Suspect in suitcase bodies case: Deaths of two women were accidental
ELKHORN—The man suspected of killing two women then hiding their bodies in suitcases along a Walworth County road told investigators the women's deaths were accidental, a Walworth County sheriff's detective testified Thursday.
Judge Phillip Koss didn't buy it.
"It's not likely that this is accidental when it happens two times,” Koss said before ordering Steven Zelich, 52, of West Allis to stand trial on two counts of hiding a corpse.
Two suitcases, each with a body inside, were found June 5 along North Como Road in the town of Geneva.
Zelich admitted causing the deaths of Laura Simonson and Jenny Gamez and admitted to ditching the bodies along the road the first week of June, Detective Jeff Recknagel, said at Zelich's preliminary hearing Thursday.
A highway worker mowing grass found the suitcases about 20 feet from the road in tall grass and moved them to the edge of the road, Recknagel said.
Recknagel inspected each suitcase at the scene and described the bodies as being “in a bad state of decomposition.”
At the hearing, Zelich sat in an orange jumpsuit and handcuffs. He stared straight ahead, occasionally looking to the right at his attorney, Travis Schwantes, and prosecutor, Dan Necci.
Simonson, 37, of Farmington, Minnesota, was found naked in one suitcase with a gag in her mouth and a rope around her neck. She was publicly identified June 25. Family reported her missing Nov. 22, 2013.
In the other suitcase was Gamez, 21, of Cottage Grove, Oregon. Her naked body was partially covered by garbage bags and her hands were tied behind her back with rope. She was publicly identified Monday. Gamez was never reported missing because she told her family she was moving in 2012.
Police were having difficulty identifying Gamez until Zelich provided her identity, according to testimony Thursday.
Dental records were used to confirm the victims' identities.
Both women were found intact and in "standard-size" suitcases, Walworth County Undersheriff Kurt Picknell said Monday.
Zelich told investigators he met both women through bondage websites and corresponded with them on the websites' chat rooms to schedule in-person meetings.
Zelich met Gamez online in 2012 and later that same year at a Kenosha hotel, where they spent a few days together, Recknagel testified Zelich told him. It was a Sunday morning when Zelich and Gamez were having a “BDSM (bondage, dominance, sadism and masochism) session” that Zelich “ultimately ended her life,” put her in a suitcase and hid her at his West Allis apartment, Recknagel said Zelich told investigators.
Zelich met Simonson online in 2013 and in person at a Microtel Inn in Rochester, Minnesota, on Nov. 2, 2013.
She was seen checking in with Zelich that day and never seen after that. Zelich checked out Nov. 3, according to court documents.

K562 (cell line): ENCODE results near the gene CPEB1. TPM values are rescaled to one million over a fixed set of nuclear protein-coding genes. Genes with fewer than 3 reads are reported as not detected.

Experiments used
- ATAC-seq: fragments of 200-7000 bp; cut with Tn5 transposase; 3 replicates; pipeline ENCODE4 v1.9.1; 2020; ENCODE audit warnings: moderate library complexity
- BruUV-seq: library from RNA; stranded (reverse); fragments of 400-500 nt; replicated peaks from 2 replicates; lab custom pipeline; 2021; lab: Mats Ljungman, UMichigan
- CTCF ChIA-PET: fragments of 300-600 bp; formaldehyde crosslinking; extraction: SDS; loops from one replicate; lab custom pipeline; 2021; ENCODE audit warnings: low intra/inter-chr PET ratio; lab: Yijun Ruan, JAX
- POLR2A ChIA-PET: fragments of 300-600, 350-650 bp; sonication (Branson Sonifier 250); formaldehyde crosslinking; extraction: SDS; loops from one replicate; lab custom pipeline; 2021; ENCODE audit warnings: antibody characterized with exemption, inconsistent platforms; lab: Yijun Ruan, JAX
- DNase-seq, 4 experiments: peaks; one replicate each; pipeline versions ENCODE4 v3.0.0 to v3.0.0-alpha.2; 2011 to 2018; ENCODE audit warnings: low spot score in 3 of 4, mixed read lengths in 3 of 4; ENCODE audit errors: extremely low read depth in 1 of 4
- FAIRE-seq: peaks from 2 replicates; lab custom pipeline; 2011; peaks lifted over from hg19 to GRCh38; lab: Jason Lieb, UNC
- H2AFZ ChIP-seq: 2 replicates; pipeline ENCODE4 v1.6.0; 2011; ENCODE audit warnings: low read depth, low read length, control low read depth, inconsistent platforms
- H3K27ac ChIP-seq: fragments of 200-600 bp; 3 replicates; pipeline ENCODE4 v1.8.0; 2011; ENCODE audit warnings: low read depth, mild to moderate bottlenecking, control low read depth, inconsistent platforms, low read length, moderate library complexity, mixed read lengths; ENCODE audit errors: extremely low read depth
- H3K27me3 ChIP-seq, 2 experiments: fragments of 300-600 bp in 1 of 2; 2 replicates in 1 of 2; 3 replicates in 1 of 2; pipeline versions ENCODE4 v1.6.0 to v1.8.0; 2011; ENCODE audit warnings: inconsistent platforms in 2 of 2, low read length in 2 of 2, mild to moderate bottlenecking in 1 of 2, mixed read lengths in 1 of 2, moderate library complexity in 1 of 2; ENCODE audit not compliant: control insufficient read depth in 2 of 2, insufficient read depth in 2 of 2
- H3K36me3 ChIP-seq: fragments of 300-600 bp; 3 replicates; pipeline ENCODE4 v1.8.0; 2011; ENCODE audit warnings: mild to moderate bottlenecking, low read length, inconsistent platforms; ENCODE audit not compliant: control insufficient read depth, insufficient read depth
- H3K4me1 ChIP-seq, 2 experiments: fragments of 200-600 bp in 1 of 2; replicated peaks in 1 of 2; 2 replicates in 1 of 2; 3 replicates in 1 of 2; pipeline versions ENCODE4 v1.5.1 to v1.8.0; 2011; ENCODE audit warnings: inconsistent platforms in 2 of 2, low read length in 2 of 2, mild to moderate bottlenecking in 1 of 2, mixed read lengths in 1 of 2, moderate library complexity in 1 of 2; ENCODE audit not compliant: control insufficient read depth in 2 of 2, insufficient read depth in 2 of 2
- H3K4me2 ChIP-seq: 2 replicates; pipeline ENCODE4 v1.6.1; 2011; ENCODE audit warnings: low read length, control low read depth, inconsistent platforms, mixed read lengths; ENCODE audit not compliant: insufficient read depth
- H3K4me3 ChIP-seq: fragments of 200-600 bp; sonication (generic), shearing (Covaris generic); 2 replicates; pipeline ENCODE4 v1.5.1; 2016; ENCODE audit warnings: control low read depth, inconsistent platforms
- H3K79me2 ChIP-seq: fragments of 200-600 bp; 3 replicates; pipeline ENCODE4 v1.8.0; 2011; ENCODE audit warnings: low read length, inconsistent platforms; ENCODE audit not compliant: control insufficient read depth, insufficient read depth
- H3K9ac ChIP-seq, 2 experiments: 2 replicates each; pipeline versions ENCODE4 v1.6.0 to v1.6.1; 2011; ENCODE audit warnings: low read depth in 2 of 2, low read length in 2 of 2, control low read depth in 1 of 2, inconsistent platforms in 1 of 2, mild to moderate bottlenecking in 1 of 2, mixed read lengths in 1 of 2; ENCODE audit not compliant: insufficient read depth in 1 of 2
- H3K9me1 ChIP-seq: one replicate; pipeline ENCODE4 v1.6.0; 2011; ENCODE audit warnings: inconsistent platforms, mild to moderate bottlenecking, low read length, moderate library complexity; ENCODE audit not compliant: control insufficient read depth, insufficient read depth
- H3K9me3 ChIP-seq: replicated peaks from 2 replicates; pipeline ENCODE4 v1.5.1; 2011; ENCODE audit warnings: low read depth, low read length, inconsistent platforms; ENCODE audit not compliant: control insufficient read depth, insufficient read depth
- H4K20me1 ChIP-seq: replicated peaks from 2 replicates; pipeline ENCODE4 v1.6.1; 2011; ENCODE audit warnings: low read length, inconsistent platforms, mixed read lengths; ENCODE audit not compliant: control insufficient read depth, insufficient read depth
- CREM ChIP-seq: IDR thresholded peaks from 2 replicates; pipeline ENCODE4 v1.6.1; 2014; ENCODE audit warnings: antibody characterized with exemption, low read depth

In conversations with investigators, Zelich said he and Simonson were having a Sunday morning “BDSM session” and that is when “he ended up taking her life,” Recknagel testified.
Like Gamez, he put her body in a suitcase and hid her at his apartment.
Details on how the two women died were not given.
Each meeting was consensual, Recknagel said, but he could not say if the bondage activities were consensual.
Zelich said “the smell was so strong he decided he had to get rid of (the bodies),” Recknagel said.
Authorities can't find any ties between Zelich, Walworth county or the town of Geneva, town Police Chief Steven Hurley said Monday.
Schwantes argued Thursday it wouldn't be a crime to hide bodies if the deaths were accidental. He also argued the meaning of “hide,” saying to hide something means to keep out of sight. He said placing suitcases along a road near a police department isn't the same as keeping out of sight.
“I think the evidence does not establish, even to the low degree that probable cause is, that Mr. Zelich hid these suitcases,” Schwantes said. “It's more likely he placed them alongside the road to be discovered.”
Necci said the hiding a corpse statute does not state bodies need to be hidden well and that the “reasonable inference” is that Zelich hid them.
Koss bound over Zelich for trial, finding sufficient evidence that Zelich probably committed a felony.
Koss said Zelich clearly meant for the bodies not to be found after hiding the women's bodies at his home then in his car and ditching them along a rural Walworth County road.
“These could have been placed on Highway 100 in Milwaukee or West Allis if these wanted to be found or in hotel rooms,” Koss said. “It's not logical that if there's no crime that these needed to be hid at all."
Zelich is being held at the Walworth County Jail on a $1 million bond. He will appear in court next at 1:15 p.m. Thursday, July 17.
Charges have not been filed in Kenosha and Olmsted counties, where the deaths reportedly occurred.